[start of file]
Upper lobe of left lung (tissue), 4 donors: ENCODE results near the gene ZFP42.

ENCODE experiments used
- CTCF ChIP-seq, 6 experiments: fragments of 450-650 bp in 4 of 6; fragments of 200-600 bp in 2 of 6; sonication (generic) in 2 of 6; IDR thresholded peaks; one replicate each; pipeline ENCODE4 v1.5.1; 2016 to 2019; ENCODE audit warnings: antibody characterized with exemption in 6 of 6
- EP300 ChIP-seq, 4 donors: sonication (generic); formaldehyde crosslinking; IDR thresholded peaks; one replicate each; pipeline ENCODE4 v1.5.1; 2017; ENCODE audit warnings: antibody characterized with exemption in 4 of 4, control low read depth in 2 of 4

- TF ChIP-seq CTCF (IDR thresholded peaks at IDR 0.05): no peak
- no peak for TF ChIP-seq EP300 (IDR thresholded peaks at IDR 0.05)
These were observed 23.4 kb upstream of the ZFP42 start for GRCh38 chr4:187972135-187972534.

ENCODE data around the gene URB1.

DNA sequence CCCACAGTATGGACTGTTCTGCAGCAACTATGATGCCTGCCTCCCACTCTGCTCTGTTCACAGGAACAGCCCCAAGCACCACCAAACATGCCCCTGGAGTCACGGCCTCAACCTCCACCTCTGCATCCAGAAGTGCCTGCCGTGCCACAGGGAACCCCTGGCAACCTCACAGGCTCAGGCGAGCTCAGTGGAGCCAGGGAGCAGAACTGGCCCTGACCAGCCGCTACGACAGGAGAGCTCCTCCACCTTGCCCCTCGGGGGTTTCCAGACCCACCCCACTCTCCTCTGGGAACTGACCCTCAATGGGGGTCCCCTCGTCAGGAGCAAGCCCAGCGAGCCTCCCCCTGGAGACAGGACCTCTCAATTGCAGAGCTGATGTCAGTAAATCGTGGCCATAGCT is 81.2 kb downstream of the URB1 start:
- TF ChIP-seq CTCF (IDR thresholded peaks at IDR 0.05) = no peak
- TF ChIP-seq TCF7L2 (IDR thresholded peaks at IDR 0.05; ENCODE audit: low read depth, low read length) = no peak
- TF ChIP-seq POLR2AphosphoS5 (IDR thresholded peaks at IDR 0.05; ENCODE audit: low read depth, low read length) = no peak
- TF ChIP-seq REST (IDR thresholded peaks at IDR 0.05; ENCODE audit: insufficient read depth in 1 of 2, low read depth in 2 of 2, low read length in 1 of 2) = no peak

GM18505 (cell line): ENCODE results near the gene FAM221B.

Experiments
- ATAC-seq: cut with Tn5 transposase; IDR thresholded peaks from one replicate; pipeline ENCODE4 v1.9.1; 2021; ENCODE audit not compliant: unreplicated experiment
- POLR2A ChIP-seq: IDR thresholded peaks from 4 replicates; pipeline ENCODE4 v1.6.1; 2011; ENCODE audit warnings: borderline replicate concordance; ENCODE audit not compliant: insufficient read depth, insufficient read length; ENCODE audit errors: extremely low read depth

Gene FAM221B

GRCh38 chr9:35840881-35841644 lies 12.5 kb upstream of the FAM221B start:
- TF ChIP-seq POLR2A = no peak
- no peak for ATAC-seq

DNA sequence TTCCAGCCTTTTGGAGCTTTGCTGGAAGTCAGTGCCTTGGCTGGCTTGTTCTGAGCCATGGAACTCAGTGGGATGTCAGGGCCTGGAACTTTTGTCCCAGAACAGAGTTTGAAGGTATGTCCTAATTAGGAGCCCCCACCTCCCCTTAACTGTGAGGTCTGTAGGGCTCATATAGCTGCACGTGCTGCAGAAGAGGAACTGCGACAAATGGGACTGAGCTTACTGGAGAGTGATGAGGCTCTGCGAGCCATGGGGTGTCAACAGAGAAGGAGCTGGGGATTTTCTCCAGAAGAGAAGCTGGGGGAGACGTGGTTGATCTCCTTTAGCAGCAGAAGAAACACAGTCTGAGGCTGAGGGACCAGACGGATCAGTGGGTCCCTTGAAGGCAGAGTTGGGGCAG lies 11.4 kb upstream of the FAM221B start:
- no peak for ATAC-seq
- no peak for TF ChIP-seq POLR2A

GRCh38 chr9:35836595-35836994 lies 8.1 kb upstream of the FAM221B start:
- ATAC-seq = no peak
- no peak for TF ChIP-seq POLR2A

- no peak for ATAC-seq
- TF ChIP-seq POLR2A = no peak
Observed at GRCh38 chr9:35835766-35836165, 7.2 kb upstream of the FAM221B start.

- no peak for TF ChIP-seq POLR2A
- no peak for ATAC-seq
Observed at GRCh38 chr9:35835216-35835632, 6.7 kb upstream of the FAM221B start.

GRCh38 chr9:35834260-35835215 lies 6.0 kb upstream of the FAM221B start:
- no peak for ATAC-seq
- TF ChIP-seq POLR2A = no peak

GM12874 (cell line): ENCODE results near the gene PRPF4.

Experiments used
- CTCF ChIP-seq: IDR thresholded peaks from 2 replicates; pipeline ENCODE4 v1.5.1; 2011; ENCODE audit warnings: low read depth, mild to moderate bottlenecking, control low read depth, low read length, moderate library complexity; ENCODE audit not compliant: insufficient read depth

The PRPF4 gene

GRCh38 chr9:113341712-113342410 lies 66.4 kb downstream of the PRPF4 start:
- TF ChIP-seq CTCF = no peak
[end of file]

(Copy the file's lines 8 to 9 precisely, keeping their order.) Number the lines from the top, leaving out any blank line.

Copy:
ENCODE data around the gene URB1.

DNA sequence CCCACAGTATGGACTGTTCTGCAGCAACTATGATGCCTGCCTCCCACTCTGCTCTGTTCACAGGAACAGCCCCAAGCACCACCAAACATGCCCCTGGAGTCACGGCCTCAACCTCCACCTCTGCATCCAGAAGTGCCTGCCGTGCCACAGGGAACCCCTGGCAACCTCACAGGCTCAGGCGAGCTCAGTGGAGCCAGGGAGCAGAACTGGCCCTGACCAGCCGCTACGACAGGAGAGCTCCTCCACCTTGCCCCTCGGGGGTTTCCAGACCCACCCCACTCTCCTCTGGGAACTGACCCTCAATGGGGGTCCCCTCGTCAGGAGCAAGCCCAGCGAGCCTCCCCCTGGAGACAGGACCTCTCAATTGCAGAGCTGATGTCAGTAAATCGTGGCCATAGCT is 81.2 kb downstream of the URB1 start: